I did some work with a local circus and a dance company, and I tried a few things but nothing was working. Acrobats and dancers make it look so easy. Their bodies are so flexible. Even when they are sitting chatting to each other, they’re sitting on the floor in unbelievable positions. They’re so physically comfortable with the extreme things that they do and you take that for granted when you’re watching them, so I decided to put myself through it. My wife photographed me falling off chairs, steps and tables and that’s how I came to be in the picture. By trying to experience what they experienced, I realised that it’s all about the extreme things you do to yourself. It’s about fear and success.

Which artists do you admire?

Degas – he was the best draughtsman ever. His composition was so unusual, particularly the way he organised his paintings and the framing. His drawings are exquisite. Also Rembrandt’s experiments with paint quality. In terms of contemporary paintings, I like lots of different ones. Wolfe von Lenkiewicz does very big, very strange pastel drawings with strange combinations of objects and people. They’re similar in a way, but much more dark than what I do. That’s increasingly where I’d like to go. I’d hate to be called a surrealist, but I like putting objects together in surreal, incongruous ways because it forces new thoughts and ideas. The brain needs consistency and logic, so it tries to make sense of it all. The more you can disrupt that, the more you can generate new ideas.

What advice would you give to budding artists?

Firstly, you’ve got to take your chances and trust your instincts. Have a go and see what happens. Being open to opportunities has paid off for me and lots of things seem to be coming my way. But also have one clear idea. Having one idea that you really believe in and can follow is your greatest asset. Your ideas are what’s original to you and having 10 ideas is worse than one strong idea. That’s what I’m trying to do with my paintings now.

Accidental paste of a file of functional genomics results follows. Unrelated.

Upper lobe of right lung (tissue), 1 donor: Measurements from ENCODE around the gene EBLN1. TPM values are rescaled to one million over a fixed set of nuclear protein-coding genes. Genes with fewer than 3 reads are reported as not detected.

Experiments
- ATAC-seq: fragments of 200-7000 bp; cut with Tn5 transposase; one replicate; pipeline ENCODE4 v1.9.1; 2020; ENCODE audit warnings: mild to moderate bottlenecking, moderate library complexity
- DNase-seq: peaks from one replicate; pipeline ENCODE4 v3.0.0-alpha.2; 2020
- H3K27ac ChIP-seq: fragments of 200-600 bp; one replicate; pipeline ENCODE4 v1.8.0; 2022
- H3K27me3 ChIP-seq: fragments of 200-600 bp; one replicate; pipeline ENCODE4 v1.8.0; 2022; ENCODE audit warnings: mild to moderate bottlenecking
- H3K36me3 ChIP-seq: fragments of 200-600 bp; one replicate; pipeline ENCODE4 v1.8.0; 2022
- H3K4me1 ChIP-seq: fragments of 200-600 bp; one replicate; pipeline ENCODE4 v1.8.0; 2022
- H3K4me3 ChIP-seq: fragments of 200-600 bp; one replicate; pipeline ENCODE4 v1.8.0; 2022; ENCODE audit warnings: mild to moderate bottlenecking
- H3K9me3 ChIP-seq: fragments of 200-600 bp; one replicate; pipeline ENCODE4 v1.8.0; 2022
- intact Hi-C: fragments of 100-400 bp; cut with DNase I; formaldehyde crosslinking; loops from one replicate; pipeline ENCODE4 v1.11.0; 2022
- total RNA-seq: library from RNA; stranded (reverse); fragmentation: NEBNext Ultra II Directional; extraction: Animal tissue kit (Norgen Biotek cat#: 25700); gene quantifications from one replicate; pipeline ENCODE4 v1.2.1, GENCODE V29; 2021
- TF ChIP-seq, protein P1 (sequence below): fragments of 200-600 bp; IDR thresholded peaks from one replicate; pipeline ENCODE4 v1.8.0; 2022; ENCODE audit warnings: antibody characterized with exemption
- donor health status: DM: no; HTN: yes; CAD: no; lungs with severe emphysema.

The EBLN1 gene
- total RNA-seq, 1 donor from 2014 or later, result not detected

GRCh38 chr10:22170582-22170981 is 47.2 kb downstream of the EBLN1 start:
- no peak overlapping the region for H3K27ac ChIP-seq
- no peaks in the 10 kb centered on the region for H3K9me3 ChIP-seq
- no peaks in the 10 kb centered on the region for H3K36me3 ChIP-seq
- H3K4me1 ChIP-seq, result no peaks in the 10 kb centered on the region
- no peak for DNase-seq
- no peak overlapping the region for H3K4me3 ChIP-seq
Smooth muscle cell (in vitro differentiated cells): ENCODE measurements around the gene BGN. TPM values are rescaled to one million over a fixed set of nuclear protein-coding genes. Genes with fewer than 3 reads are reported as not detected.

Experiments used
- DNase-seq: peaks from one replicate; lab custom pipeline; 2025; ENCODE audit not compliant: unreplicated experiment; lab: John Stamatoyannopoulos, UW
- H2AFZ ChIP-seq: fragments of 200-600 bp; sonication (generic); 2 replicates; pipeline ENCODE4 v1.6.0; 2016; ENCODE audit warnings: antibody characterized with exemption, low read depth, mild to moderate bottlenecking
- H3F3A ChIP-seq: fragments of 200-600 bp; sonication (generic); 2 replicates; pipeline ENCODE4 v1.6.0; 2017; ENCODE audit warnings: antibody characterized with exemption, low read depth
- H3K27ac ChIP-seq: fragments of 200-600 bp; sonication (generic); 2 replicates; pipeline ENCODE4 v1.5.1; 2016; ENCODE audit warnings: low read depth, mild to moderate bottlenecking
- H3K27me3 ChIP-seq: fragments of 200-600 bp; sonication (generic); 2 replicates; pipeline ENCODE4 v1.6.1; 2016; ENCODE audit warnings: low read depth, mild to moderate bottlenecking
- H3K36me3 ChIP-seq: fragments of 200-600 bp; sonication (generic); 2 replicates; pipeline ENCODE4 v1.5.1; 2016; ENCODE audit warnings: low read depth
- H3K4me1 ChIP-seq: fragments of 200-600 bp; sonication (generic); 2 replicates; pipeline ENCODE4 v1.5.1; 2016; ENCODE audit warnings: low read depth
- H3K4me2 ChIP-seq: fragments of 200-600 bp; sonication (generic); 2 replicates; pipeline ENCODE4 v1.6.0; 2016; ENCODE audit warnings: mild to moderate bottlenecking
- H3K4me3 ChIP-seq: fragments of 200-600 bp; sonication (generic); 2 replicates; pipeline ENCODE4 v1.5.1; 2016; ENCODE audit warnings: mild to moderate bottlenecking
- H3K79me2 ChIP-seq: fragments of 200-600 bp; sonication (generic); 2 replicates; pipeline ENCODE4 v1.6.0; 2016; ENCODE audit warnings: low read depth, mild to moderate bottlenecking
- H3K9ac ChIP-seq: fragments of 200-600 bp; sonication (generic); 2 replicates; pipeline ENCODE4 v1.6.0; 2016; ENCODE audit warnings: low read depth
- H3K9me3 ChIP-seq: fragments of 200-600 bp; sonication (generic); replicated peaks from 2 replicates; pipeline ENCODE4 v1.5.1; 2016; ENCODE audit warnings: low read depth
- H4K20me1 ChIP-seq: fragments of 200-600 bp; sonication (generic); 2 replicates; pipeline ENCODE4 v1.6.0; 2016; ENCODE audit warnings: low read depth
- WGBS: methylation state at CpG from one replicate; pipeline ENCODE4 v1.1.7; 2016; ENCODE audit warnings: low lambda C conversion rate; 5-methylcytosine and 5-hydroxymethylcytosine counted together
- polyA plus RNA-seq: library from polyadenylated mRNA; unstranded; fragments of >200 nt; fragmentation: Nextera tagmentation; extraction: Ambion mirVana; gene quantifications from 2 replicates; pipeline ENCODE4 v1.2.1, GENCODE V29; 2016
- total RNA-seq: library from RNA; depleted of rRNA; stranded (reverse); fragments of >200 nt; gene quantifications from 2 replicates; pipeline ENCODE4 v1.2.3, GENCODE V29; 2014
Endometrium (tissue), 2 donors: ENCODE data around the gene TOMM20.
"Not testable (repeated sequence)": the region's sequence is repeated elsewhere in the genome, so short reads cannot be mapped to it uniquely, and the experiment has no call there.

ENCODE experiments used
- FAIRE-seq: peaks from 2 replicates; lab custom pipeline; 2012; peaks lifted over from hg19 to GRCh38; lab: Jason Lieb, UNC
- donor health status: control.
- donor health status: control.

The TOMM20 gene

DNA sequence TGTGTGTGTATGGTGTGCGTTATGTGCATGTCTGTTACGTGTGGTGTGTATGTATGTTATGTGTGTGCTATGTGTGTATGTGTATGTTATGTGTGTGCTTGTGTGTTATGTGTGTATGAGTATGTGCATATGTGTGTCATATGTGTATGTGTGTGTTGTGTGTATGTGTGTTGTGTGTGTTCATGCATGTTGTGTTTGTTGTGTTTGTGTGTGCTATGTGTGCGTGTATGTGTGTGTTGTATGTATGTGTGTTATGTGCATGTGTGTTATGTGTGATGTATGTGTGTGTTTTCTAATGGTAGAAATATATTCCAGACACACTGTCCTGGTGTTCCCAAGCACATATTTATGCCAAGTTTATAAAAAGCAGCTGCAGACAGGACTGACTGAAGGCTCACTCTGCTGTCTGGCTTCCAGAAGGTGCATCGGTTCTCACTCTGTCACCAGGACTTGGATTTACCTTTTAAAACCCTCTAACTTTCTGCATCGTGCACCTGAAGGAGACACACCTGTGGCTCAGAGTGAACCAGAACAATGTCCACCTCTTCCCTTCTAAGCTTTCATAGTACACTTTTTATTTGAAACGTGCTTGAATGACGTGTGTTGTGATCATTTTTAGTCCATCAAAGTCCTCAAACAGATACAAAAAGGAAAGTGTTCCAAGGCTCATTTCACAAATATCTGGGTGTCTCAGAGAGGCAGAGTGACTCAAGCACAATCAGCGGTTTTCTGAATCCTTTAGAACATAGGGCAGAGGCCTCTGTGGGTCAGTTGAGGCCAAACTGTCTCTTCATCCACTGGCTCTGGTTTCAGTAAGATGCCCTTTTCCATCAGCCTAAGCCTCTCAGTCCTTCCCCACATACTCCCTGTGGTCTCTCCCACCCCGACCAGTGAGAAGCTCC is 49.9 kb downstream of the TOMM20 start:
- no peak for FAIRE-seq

All of the paintings in the exhibition are available to buy. Do you find it difficult to let them go?

You become so attached to them and they’re so personal, that it is a bit weird when they go away. My eldest daughter went off to uni recently and though it’s not the same, you do get a sense of an empty nest. There’s a couple of paintings I’d really like to keep, but that’s not the nature of the exhibition. I’ve got more shows coming up over the next couple of years so I can’t sit here mourning the loss of my paintings, I have to be professional and get on with producing more work.

You just want them to go to good homes?

Yes, I just want people to buy them for themselves. I sold an early painting of my daughter to Roman Abramovich and I felt very uncomfortable about it because it could have ended up in a vault. Fortunately it went on his yacht and it was going to be seen, but it was in a bedroom done by a decorator and I didn’t feel the love. It was a really personal painting.

Are you looking forward to the launch?

Yes, there’s a whole gang of us coming and we’re going to make a bit of a weekend of it. I’ve never been before, so I thought I should explore the delights of Newcastle. My wife has been researching and we’ve got a bit of a list – galleries, some good restaurants and see what’s going on. My daughter is at Leeds University and she’s coming up too, so we’re going to explore as a family which will be lovely. I’m looking forward to it.

Published in: March 2016